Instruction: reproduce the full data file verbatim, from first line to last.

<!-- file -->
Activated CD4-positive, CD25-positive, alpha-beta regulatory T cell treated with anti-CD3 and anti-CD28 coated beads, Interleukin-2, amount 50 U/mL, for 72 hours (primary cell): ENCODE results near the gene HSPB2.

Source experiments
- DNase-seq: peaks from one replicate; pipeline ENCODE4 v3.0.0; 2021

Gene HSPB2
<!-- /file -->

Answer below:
Activated CD4-positive, CD25-positive, alpha-beta regulatory T cell treated with anti-CD3 and anti-CD28 coated beads, Interleukin-2, amount 50 U/mL, for 72 hours (primary cell): ENCODE results near the gene HSPB2.

Source experiments
- DNase-seq: peaks from one replicate; pipeline ENCODE4 v3.0.0; 2021

Gene HSPB2